Recently, the Environmental Review Tribunal (the
"Tribunal") allowed in part the appeal of a Renewable
Energy Approval ("REA") approving the construction of a
wind turbine facility in the Oak Ridges Moraine Area in the City of
Kawartha Lakes (the "Project"). The Tribunal concluded
that, with respect to harm to the woodlands, neither the
compensation nor mitigation measures proposed by the approval
holder were sufficient to show that the removal of a portion of the
woodlands would not result in serious and irreversible harm.
This appears only to be the second time that a REA has been
successfully challenged at the Tribunal.
In SLWP Opposition Corp v Ontario, 2015 CanLII
83848, the Appellant was a community group and argued that the
project would cause serious harm to human health and
serious and irreversible harm to plant life, animal life, or the
The Tribunal, as it has consistently done in the past,
concluded the Appellant could not establish harm to human health.
In this case, the evidence only raised concerns about the potential
for harm to human health.
The Appellant further argued that there was a serious risk to
the natural environment from the potential for the spill of
hydrocarbons into the groundwater due to the type of equipment
proposed. Although the Appellant attempted to establish that a
spill of hydrocarbons was inevitable, the Tribunal concluded that
there was little risk of a spill or groundwater contamination given
the equipment proposed and safeguards in place.
The Tribunal then considered whether the project would cause
serious and irreversible harm to plant life, animal life or the
natural environment, specifically through impacts to grassland bird
habitat and to woodlands/woodland habitat. While there was the real
potential for impacts to grassland bird habitat, the Tribunal found
that an agreement with a nearby landholder to create compensation
habitat would offset the impacts of the project to grassland bird
However, the Tribunal concluded that, with respect to harm to
the woodlands, neither the compensation nor mitigation measures
proposed by the approval holder were sufficient to show that the
removal of a portion of the woodlands would not result in serious
and irreversible harm.
The woodlands were located within the Oak Ridges Moraine
Conservation Area, and the Oak Ridges Moraine Conservation Plan
considered significant woodlands to be a key natural heritage
feature afforded special protection from development. Indeed,
development was prohibited unless an exception applied and even
then only when a need is shown. This was a strong indication to the
Tribunal that the removal of a portion of a significant woodland in
this area should be considered serious harm.
The woodlands in this situation was significant as it was a
diverse functioning woodland providing connectivity and habitat for
a variety of species. The removal of woodlands would result in
fragmentation of the woodland, which has already been identified as
a serious problem in southern Ontario, leading to an increase of
edge habitat at the expense of interior habitat and a loss of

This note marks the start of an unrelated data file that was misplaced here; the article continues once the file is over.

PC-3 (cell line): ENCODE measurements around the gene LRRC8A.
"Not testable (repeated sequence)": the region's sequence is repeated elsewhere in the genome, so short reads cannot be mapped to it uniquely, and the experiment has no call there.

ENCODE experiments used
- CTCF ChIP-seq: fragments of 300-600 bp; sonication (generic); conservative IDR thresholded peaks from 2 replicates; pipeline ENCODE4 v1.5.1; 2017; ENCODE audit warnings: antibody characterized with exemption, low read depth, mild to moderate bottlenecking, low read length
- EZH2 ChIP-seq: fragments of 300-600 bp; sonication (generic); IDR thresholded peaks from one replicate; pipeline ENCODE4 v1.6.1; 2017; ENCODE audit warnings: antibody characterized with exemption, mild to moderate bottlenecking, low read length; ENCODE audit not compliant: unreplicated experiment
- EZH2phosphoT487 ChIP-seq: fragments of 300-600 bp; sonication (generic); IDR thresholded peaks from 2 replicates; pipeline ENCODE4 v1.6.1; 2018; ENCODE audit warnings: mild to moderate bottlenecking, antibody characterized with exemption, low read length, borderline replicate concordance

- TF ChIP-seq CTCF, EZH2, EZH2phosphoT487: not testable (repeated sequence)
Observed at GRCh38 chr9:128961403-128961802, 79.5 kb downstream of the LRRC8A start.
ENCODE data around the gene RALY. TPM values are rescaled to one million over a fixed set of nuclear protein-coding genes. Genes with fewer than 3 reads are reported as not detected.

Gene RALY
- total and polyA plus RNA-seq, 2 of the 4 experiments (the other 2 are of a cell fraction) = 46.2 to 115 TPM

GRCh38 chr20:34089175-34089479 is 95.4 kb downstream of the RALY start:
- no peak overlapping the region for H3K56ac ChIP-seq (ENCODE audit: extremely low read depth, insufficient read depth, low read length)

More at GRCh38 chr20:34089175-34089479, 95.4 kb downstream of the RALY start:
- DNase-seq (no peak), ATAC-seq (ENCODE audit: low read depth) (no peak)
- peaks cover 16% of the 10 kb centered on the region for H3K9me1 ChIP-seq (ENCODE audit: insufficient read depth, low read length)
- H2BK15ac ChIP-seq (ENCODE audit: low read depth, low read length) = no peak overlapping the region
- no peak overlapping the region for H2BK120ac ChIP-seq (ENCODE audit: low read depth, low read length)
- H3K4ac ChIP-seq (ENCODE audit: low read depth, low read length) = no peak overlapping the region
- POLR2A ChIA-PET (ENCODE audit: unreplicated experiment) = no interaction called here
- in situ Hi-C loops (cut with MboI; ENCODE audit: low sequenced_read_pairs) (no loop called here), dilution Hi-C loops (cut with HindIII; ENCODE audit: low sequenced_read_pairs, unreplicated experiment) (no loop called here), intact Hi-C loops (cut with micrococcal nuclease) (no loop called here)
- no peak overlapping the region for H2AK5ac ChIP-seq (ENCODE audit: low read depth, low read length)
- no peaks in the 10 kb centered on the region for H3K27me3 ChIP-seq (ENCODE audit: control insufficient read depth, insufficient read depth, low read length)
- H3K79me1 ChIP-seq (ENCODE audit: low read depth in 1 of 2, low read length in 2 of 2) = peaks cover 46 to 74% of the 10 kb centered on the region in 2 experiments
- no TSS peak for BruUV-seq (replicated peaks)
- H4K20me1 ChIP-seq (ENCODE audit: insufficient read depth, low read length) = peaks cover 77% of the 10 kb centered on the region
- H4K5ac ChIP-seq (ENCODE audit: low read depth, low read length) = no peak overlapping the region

The harm was found to be irreversible. While the approval holder
proposed compensation and mitigation measures through replanting,
it was unclear whether the functionality lost through woodland
removal could be replicated. Even assuming that the functionality
could be replaced, it was clear that any attempt to do so would
extend decades beyond the life of the Project.
While the Tribunal noted that there has been little
consideration of what constitutes "irreversible harm"
under the EPA it found the Court's analysis of the irreparable
harm in the injunction context instructive. Prior court decisions
had found that irreparable harm was easily established in the
context of tree removal given the length of time it takes for trees
The Tribunal has only once before this decision allowed (in part) an appeal of a REA for
a wind turbine project planned for an ecologically sensitive area
at Ostrander Point in Prince Edward County. There, one
Appellant successfully established that the project, which would
require construction of roads and increased vehicular
traffic, was likely to cause serious and irreversible harm to
Blanding's Turtle populations. The Ostrander sage wound
its way through both the Divisional Court and the Court of Appeal,
with the latter ultimately upholding the Tribunal's original
findings, but sending it back to the Tribunal for
reconsideration of remedies.
The Imperial Oil refinery pled guilty to one offence for discharging a contaminant, coker stabilizer, thermocracked gas, into the natural environment causing an adverse effect and was fined $650,000...
Ontario's Ministry of the Environment and Climate Change continues to roll out its Climate Change Action Plan with its proposed GHG guide for projects that are subject to the province's Environmental Assessment Act.
In June, 2016, Justice Faieta of the Ontario Superior Court of Justice awarded damages of $57,712.31 plus interest against legal counsel who failed to file a claim within the required limitation period.
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